Two BMC URS bikes were tested by Tour Magazin with BMC D-shape carbon seatposts. On a number of other 56cm BMC bikes, this same seatpost required an average of 123N to flex a millimetre.
In comparison, the 2x BMC URS bikes measured at 86 and 90N/mm. If we take the average of these spring rates (88N/mm) we can say that 28% less force is required to flex the frame module a vertical millimetre than other 56cm BMC bikes with the same seatpost.
Bike 2: Wilier Cento 10NDR
The Cento is a carbon endurance road bike with clearance for 32mm tyres. I wanted to include this bike as it has a neat linkage built into the seat stays, which helps to dampen vibrations with its fitted elastomer. There are three elastomer spring rates to choose between.
Two Wilier Cento bikes were tested with Ritchey Link Flexlogic seatposts. On other 56cm bike examples, these seatposts deflected at an average of 128N/mm.
In comparison, the Centos were measured at 80 and 90N/mm. If we take the average of these spring rates (85N/mm) we can say that 33% less force is required to flex the frame module a vertical millimetre than other 56cm bikes with the same seatpost.
Bike 3: Cannondale Topstone Carbon
Two years ago, Cannondale unveiled this carbon gravel bike with both a suspension fork and a carbon leaf-spring for the rear triangle. This rear suspension system, known as Cannondale Kingpin, is said to offer between 10 to 12mm of movement at the rear axle. This design is very lightweight (1200 gram frame) but unfortunately, there is no way to adjust the spring rate.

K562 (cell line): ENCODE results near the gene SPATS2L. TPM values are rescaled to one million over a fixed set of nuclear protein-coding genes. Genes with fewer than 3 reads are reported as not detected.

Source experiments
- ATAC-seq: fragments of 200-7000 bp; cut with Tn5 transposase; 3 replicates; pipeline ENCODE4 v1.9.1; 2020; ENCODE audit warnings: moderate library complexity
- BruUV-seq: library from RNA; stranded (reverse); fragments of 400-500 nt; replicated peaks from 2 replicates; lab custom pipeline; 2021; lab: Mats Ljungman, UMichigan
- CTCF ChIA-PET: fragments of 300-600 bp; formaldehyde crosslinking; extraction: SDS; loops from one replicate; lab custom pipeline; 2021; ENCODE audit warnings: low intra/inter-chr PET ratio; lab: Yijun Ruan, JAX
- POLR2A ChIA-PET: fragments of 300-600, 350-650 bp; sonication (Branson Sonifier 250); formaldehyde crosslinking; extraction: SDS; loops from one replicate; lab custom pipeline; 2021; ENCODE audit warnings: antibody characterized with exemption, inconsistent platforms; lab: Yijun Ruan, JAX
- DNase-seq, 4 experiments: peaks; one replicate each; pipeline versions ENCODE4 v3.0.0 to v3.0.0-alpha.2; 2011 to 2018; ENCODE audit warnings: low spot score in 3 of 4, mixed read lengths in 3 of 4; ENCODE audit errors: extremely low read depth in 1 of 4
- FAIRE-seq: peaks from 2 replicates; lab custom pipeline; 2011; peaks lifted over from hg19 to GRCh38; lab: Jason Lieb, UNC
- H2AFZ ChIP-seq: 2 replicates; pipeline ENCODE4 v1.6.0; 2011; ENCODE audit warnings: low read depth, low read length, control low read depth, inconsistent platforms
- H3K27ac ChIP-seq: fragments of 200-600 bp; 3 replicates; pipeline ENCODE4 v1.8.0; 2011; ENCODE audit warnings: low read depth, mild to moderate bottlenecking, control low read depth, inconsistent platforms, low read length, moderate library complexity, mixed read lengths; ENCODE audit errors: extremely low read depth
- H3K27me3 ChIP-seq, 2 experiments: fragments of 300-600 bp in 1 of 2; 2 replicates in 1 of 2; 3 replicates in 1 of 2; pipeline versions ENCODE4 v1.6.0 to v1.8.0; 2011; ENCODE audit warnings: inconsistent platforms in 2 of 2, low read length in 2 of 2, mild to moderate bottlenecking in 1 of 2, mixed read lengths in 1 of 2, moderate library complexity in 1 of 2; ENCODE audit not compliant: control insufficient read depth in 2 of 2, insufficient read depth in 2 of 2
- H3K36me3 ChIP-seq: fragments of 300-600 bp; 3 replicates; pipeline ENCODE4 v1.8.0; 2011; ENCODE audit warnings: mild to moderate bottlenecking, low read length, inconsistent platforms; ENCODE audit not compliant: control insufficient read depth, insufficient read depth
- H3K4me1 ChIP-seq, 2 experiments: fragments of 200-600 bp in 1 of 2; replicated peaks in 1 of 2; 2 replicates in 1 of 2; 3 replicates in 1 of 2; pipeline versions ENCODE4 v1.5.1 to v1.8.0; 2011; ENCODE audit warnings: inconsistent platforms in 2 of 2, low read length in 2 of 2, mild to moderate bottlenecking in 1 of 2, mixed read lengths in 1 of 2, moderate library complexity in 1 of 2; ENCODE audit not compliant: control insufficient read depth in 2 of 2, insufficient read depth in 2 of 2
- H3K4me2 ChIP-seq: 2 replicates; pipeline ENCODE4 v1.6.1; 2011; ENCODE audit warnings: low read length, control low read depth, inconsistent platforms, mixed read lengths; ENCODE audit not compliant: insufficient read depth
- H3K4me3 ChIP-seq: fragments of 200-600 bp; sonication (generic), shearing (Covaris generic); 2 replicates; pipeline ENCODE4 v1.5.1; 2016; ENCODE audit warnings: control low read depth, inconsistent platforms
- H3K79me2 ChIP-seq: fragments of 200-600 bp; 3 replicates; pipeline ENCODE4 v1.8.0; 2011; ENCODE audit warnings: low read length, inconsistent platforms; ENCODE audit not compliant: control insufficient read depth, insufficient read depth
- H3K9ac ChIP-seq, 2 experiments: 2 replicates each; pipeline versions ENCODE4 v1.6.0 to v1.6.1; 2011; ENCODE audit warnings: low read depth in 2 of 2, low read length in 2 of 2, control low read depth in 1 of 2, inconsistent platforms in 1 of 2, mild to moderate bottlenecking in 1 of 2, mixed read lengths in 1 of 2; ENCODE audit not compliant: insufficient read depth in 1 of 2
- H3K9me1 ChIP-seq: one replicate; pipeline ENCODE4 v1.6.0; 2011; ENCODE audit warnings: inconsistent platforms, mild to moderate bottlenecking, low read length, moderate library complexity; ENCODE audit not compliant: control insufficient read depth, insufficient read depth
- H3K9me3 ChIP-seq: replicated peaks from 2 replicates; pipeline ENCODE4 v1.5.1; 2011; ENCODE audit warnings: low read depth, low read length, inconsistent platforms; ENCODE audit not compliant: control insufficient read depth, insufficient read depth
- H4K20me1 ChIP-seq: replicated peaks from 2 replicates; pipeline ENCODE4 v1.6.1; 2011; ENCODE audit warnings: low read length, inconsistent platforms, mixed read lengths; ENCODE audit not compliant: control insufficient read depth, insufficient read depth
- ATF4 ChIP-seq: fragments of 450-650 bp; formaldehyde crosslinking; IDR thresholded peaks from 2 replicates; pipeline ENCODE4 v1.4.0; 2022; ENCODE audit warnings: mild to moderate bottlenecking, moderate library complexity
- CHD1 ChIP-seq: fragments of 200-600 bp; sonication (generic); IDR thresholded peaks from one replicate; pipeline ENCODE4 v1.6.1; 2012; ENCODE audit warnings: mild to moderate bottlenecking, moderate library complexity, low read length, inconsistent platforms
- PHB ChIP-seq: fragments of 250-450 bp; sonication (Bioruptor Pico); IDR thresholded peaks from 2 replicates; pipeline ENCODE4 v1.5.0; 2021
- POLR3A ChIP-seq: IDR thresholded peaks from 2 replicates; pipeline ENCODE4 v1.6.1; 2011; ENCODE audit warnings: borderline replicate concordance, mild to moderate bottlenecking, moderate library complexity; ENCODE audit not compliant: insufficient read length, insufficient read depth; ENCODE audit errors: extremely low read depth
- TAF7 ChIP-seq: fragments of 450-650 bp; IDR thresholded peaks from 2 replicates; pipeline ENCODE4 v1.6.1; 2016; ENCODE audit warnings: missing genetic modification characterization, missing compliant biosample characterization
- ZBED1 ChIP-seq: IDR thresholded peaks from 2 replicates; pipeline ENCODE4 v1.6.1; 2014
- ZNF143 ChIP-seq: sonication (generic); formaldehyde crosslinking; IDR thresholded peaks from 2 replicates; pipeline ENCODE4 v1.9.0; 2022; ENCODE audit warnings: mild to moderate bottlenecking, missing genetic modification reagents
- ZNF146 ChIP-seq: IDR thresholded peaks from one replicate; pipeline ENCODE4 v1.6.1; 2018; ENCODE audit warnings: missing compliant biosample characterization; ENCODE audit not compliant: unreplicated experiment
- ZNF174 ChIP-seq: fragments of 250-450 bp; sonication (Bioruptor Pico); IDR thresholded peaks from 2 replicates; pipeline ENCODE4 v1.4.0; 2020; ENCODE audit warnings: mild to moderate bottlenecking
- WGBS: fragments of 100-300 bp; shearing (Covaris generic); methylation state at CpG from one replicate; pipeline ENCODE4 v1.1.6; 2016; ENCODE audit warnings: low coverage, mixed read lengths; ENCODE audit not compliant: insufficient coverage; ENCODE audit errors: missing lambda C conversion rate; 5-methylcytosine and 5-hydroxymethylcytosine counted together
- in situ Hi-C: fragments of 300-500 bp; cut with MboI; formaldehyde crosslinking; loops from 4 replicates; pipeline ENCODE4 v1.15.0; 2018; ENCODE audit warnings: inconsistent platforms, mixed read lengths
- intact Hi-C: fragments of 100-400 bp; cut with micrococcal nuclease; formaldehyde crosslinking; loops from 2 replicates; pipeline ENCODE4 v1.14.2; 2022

Two Cannondale Topstones were tested with Hollowgram SAVE 27.2mm carbon seatposts. This seatpost on other bikes of the same size measured at 110 to 113N/mm – although it’s worth noting that was with 25.4mm seatposts, this larger diameter post likely has a slightly higher spring rate.
In any case, the Topstone samples were measured at 78 and 87N/mm. If we take the average of these spring rates (82.5N/mm) we can say that 27% less force is required to flex the frame module a vertical millimetre than other 56cm bikes with a similar seatpost.
Bike 4: Basso Tera
And finally, the Basso Tera is a low-ish cost aluminium gravel bike (€2099) with a carbon leaf-sprung rear triangle similar to what we’ve just seen on the Topstone. The frame is said to offer 8mm of movement at the axle, and like the Cannondale, there is also no way to adjust the spring rate of this bike.
The Tera was measured with a Microtech aluminium seatpost. While we don’t have the values for this specific post, I have found aluminium seatposts deflect at an average of 175N/mm in 56cm bikes (the deflection range is 130 to 450N/mm).
The Tera achieved approximately 110N/mm, which is 37% less force per millimetre than other 56cm bikes with aluminium seatposts.
Are These Frames Effective At Providing Traction?
As we would have hoped, these soft tail frames have lower spring rates than diamond frames with the same seatpost.
The cool thing is that by knowing the spring rate of various seatposts, we can use the rate of springs in a series equation to approximate how much force might be required to flex these frames a vertical millimetre at the rear axle.
When I put the seatpost deflection numbers into the equation, each of these frames required about 300 newtons of force to flex one vertical millimetre.